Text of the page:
Originally, public accommodations meant things like open sidewalks and commercial places—shops and restaurants, for example.
But then, in 2010, the federal Department of Justice—the executive-branch office that has some responsibility for ADA enforcement (the bulk of that responsibility belongs to the Equal Employment Opportunities Commission)—promulgated regulations that effectively added your website to the list of places qualifying as a public accommodation.
Those regulations included a section referred to as the ADA Standards for Accessible Design.
These standards—which apply to all commercial and public websites—mainly offer broad guidance regarding actions you need to take in order to guarantee that people with disabilities will enjoy access to the text, images, audio clips, and videos you post online.
More concise guidelines built atop the ADA Standards for Accessible Design are available from the World Wide Web Consortium. These guidelines were produced in cooperation with individuals and organizations around the world. The intent was to provide a single, shared source for accessibility standards.
They’re known as the Web Content Accessibility Guidelines (WCAG). You can check them out here if you’re interested.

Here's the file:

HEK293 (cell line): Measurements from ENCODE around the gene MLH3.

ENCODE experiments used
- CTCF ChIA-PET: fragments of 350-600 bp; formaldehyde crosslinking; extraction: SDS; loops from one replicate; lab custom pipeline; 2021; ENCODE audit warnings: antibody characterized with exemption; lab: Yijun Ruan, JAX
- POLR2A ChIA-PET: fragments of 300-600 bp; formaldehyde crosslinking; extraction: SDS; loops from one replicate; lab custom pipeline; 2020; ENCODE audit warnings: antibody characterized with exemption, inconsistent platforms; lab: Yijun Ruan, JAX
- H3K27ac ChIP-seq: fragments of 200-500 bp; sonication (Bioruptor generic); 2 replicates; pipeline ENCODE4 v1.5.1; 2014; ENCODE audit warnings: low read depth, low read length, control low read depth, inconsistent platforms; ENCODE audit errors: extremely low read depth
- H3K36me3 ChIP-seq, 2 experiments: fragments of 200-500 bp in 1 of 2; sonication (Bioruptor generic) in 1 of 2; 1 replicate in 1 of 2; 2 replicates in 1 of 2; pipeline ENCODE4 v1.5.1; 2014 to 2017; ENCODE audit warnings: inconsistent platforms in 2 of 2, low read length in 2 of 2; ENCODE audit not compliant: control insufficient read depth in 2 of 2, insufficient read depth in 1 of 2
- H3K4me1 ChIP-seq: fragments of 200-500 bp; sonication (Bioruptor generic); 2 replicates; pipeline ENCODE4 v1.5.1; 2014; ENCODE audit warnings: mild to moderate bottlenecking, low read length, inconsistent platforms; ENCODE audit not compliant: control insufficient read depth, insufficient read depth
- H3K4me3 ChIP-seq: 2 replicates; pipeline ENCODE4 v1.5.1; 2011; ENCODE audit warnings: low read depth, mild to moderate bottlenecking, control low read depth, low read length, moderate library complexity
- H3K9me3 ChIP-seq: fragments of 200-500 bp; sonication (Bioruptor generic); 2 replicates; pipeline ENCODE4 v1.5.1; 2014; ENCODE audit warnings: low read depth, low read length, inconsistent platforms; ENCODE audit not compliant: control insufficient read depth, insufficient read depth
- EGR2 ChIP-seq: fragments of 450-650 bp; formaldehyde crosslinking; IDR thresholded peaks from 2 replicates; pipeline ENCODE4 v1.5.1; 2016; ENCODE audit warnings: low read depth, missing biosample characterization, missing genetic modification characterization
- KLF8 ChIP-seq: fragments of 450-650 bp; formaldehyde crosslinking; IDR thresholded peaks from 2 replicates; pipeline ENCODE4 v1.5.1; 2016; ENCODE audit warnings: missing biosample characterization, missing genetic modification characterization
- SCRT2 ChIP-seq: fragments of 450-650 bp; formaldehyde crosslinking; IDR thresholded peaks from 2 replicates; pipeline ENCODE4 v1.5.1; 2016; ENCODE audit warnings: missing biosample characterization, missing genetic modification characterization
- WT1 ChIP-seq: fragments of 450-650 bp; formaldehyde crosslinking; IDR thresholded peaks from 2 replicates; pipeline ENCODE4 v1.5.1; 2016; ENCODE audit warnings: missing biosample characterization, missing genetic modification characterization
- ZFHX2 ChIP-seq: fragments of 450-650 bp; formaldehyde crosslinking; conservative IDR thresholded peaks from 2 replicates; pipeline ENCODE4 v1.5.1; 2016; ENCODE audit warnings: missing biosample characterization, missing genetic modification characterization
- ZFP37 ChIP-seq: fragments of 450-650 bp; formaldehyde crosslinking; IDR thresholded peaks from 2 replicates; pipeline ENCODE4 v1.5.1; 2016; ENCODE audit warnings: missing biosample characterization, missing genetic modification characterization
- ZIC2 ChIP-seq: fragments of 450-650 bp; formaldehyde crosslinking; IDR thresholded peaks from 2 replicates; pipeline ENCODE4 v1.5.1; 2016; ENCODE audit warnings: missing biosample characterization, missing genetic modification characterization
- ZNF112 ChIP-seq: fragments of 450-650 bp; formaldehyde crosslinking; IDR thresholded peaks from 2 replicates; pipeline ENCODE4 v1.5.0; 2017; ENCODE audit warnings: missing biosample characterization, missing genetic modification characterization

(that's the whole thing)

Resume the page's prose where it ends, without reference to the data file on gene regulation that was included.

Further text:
The nice thing about the WCAG is that, if they are updated, it will be the result of gradual, glacial-paced evolution rather than an explosive, Big Bang, pandemonium-inducing overnight upheaval, existential-threat-to-life-as-we-know-it change.
That should be reassuring to you. The last thing you want is to invest in accessibility only to realize that the money you spent on guideline-compliant code was all for nothing.
Website Accessibility is Your Friend
Bottom line: accessibility—especially accessibility achieved in accordance with the best practices and standards articulated in the WCAG—is your friend. You should embrace it like a friend because it’s going to help you be more successful (not to mention keep you out of legal hot-water).
Don’t let the dread-inducing terminology of the guidelines scare you. The more you know about them, the less trepidation you’ll feel.
In fact, the more you know about web accessibility in general, the more successful you’ll be.
Be Accessibility’s Friend
A good place to start is with a detailed explanation of the benefits of providing an accessible website, as set forth by the WCAG. Go here for their “Overview for Developing a Web Accessibility Business Case for Your Organization.”
Also, be sure to keep reading our blog. In the coming weeks, we at Valet will be sharing some quality resources and articles about this important subject.
Can’t wait? Then feel welcome to contact us and schedule a Valet ADA Compliance Consultation.
Or, if you’ve just got a quick question about website accessibility, please ask us.
Reach out to us at email@example.com.
IMPORTANT: Nothing in this post is intended to be offered or construed as legal advice or counsel. If you’re concerned about your accessibility status or risks under the law, we urge you to consult your lawyer.